A floor-plan feeder plot as shown in Fig. 5 may be produced with a front view showing nine floors at different heights and a top view of a ground floor. The AIRP tool in this case designed for three cells with vertical feeder architecture in order to supply the required capacity. The tool could also calculate any mixture of horizontal and vertical cell/feeder architecture but in this case as designed for GSM the emphasis was to cause minimum interference per cell to the outdoor network and therefore the tool designed a vertical cell architecture. There is one feeder per cell with 1/2" and 7/8" coax cable in Cell 1 and two feeders in Cell 2 and 3 in order to fulfil the required coverage level (maximum feeder loss). Each cell/feeder has antennas in each floor in this example but in general there could also be e.g. one antenna every second floor for each cell if the required coverage is fulfilled. One antenna is placed in the elevator in order to give good coverage in the elevator as selected by the user in Fig. 3. The tool also calculated all the coax cable lengths, feeder losses to each antenna, tapper and splitter settings, base station location, etc which can be printed in a report. As all the components are known the cost for the installation can be calculated including installation cost together with the backhaul requirements and costs, as the traffic demands are known (number of TRXs). The tool used omni-antennas for the indoor design as this was the operator preferred/recommended antenna for GSM indoor installation (see button "Load operator requirements" in Fig. 3). There are fewer antennas in the ground and garage floors compared to the office floors as these floors in this example are assumed to have a more open environment (lower radio path loss) and therefore large cell radii per antenna are possible and still meeting the required coverage level. For this chosen building the front and top view (ground floor) are shown. Generally everything could be shown in a three dimensional plot which may be necessary for more complicated building shapes. Fig. 6 shows a screen window with buttons and fields identical with Fig. 3.

This example shows input parameters for a WLAN design (e.g.: IEEE 802.1 Ig at 2.4GHz) which could be in a hotel with seven floors but WLAN coverage needs only to be supplied at the ground floor and the first two floors above the ground floor. CAT5 cabling with Ethernet 100Base-T interface is used in order to connect the WLAN access points to the centralised switch/hub location, which in this case, is in a room in the garage. In such a typical WLAN design each access point is connected to the centralised switch/HUB location resembling a star architecture.

Fig. 7 shows the flowchart in order to do the automatic design. Building owner / customer information 701, as well as radio requirements/operator information 702, such as described in connection with Fig. 6 may be input. The structure of the flowchart is very similar to the one used for GSM in the example of Fig. 4 but the different functions like number of carriers required per cell and/or antenna/access point location will now use the WLAN design criteria (sub-functions). For example in WLAN the access points are distributed in the building but in general also a WLAN design could contain some smaller distributed antenna system attached to each access point in order to give a more uniform coverage in the building. The capacity in this example (number of TRXs per access point) considers the average data and VoIP (speech) usage per user in this building. For VoIP in this specific example it also considers the overheads in the case of UMA deployment with the protocol overhead due to IPsec when calculating the number of carriers needed per AP and the total capacity in the backhaul. The flow chart also shows some optimisation loops 703, 704 for the antenna system for the case where the CAT5 losses are too high. If the CAT5 losses after using better CAT5 or by adding additional switches are still too high the user would get an error message 705 e.g. indicating "Change centralised switch location as CAT5/6 cable length is too long or use optical fibre". The following core functions of the illustrated example are executed in the embodiment of the invention;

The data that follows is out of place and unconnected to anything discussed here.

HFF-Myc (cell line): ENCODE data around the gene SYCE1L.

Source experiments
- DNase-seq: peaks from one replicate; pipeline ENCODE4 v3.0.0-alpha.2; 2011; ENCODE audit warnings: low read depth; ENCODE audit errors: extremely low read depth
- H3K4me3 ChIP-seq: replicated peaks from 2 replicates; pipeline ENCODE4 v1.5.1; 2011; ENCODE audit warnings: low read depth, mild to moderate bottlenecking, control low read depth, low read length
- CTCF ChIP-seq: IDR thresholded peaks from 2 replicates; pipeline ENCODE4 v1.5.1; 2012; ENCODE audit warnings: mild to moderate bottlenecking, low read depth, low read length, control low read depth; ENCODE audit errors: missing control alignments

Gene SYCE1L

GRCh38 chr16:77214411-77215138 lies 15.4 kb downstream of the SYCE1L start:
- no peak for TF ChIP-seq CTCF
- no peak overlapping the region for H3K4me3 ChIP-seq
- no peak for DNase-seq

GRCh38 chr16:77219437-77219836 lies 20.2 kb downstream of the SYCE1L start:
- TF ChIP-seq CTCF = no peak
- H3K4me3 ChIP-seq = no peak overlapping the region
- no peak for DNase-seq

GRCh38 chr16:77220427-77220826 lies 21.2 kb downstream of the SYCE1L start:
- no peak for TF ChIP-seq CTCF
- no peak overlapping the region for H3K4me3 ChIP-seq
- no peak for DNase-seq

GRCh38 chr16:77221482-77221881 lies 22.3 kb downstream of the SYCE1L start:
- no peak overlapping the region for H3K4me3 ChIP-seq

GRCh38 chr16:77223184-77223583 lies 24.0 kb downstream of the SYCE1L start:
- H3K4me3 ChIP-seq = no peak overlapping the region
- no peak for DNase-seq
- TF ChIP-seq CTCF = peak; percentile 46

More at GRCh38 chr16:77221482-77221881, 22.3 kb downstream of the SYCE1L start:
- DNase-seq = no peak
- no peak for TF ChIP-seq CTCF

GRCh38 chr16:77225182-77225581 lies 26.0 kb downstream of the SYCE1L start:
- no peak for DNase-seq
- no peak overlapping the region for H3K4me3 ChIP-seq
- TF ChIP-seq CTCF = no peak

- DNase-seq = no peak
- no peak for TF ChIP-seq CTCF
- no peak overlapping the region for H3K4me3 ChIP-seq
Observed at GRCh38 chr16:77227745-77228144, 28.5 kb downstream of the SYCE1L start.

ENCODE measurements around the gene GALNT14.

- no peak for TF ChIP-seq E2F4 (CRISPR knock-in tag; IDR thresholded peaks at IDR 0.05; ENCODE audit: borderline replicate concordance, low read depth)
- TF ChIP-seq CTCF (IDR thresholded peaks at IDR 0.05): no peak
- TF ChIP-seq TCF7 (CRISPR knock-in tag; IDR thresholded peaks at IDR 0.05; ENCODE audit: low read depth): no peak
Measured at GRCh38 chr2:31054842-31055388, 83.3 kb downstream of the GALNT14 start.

- calculate the number of carriers per access point needed in order to supply the required capacity. Considers also overheads like e.g. for VoIP in the case of UMA using IPsec. - calculate the antennas/WLAN APs placements based on the coverage requirements and path loss model;

- place additional switches if required. Start with no additional switch per feeder to the WLAN APs;

- connect WLAN APs to the centralised switch location. Start with lowest grade CAT5 or CAT6 cable; and

- compute length/loss from centralised switch/hub to each WLAN AP. A floor-plan feeder plot as shown in Fig. 8 may be produced similarly to Fig. 5. Fig. 8 shows the WLAN floor plan cabling and WLAN access point locations. As this building is more square than the other above, the top view shows that there are four antennas per floor. The architecture is a star architecture with each access point directly over a single cable connected to the centralised LAN Router/Switch room. The maximum cable length in this example is about 60 meter and no cable extender/amplifier is necessary. The tool can also calculate the maxim/average required backhaul capacity from the number of access points and TRX units in order not to limit the radio capacity.

As mentioned before, in these examples the "simplest" antenna floor plan is shown which, even if not used for the final installation, can be used to get some pre-study for the feeder/antenna/access point design with a cost forecast. In general a more "complex" antenna floor plan e.g. in three dimensions with the exact building /floor shapes can be generated using the planning tool according to the invention.

User information: